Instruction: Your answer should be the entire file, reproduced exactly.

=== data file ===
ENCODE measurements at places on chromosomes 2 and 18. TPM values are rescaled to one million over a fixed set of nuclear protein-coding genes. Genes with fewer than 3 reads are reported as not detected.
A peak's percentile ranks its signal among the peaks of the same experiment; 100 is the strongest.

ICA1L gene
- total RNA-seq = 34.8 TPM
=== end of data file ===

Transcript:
ENCODE measurements at places on chromosomes 2 and 18. TPM values are rescaled to one million over a fixed set of nuclear protein-coding genes. Genes with fewer than 3 reads are reported as not detected.
A peak's percentile ranks its signal among the peaks of the same experiment; 100 is the strongest.

ICA1L gene
- total RNA-seq = 34.8 TPM